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REMEMBERING: Pleasant memories of martial rule

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(On the 36th anniversary of People Power that ousted the Marcos dictatorship, let us remember what Mindanawons did to fight for freedom. 
This piece by Aquilino Q. Pimentel, Jr. was among the essays featured in the book ‘Turning Rage Into Courage: Mindanao under Martial Law,’ published by MindaNews in 2002, on the 30th anniversary of the declaration of martial law by President Ferdinand Edralin Marcos)

I had been in politics for about a year as an elected Constitutional Convention delegate representing the province of Misamis Oriental when President Ferdinand Marcos placed the country under martial rule on September 21, 1972.

Martial rule was his way of imposing his dictatorial will upon the nation. Until his ouster in the last week of February 1986, the Marcos dictatorship had made life difficult for those who dared to dispute his presumption that authoritarianism was the better principle of governance than democracy.

In my case, the dictator had me arrested four times on various occasions from 1972 to 1985 on trumped-up accusations of rebellion, sedition, illegal assembly, ambuscades, and other alleged offenses against public order.

All told, I was deprived of my liberty for a year. Not too long really if reckoned against the life of the nation but long enough to compel me and my family to abandon plans for a productive life and to live instead from day to day for the duration of martial rule.

Twice, Marcos also ousted me from the public offices to which the people of Cagayan de Oro city had elected me: first as the mayor of the city in 1981 and then later as the assemblyman representing the city at the Batasang Pambansa in 1984.

The incarcerations and ousters from public office reduced my family to near penury.

But thanks to the mercy of the Almighty and the generosity of our people, we managed to survive.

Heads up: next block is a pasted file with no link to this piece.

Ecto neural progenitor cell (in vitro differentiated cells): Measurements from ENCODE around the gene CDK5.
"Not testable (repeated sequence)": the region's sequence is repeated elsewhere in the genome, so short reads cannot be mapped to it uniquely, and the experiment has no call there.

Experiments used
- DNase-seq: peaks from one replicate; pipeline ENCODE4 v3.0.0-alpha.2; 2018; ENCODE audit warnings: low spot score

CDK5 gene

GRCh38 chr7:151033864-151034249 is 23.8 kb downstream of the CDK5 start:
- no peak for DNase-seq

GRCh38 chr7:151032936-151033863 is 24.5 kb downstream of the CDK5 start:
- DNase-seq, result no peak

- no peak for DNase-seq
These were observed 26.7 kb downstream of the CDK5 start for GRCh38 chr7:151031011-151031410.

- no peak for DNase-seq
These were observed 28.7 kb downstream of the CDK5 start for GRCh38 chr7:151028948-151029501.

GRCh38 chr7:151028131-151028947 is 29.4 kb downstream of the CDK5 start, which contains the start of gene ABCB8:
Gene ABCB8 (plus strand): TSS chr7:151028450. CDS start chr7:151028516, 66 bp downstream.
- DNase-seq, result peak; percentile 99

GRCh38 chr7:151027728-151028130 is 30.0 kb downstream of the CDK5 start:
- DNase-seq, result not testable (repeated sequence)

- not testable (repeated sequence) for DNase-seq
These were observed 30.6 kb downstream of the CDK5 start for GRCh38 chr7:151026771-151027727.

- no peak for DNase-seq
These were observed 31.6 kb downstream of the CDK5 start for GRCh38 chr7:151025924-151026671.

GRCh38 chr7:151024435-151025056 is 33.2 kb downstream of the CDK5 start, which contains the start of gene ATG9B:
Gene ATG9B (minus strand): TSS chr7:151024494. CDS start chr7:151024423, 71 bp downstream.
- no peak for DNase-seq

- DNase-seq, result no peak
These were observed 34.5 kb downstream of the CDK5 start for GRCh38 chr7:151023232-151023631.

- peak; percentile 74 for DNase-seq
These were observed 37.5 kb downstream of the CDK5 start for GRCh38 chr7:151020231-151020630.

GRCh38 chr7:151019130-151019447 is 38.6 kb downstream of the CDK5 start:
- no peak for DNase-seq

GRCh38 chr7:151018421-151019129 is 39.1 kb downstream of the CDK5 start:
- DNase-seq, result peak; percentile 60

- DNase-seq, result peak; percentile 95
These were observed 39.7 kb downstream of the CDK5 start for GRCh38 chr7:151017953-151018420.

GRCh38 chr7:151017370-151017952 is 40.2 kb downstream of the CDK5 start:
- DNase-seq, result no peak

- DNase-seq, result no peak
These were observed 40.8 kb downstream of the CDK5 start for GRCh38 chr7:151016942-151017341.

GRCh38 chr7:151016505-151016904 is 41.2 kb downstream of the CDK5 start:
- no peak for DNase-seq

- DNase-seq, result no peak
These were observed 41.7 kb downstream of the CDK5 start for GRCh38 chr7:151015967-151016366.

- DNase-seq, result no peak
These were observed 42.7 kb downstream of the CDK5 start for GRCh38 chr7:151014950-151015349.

It’s been 30 years now since the end of martial rule. I have no wish to dwell in detail on the sorrow-filled episodes of my detentions in military camps and the run-ins I had with the Marcos dictatorship.

I would rather recall the pleasant memories of how people, most of them worse off than I was in terms material, amazingly kept the spirit of freedom alive in my heart and in theirs in open, active but nonviolent defiance of the dictatorship.

The masses of Cagayan de Oro City, for instance, bravely supported my fight for the freedoms of our people as their mayor and as their representative to the Batasang Pambansa.

When Mr. Marcos had me ousted as mayor for branding the World Bank-NHA (National Housing Authority) housing project in Cagayan de Oro as anti-poor, the people of the city staged what probably was the first People Power demonstration in the country. The demonstration was a subversive act in the context of martial rule but it was peaceful and rather massive by the standards of Cagayan de Oro, a small city at the time.

To my delight, Mr. Marcos, fearing a wider backlash, revoked his order to oust me and in the event desisted from forcing me out of office.

In yet another glorious display of our people’s public, peaceful and spirited resistance to the strictures of martial rule – a sight both eerie and inspiring – thousands of Cagayanons waving lighted candles at the crack of dawn greeted my arrival on board a commercial ship at the city pier from detention in a Cebu military jail to begin my house arrest in my home city. They had stood up to be counted against the specific order of the Philippine Constabulary commanding general of the region banning demonstrations of welcome for me. In the event, neither the military nor the police could do anything to enforce the order.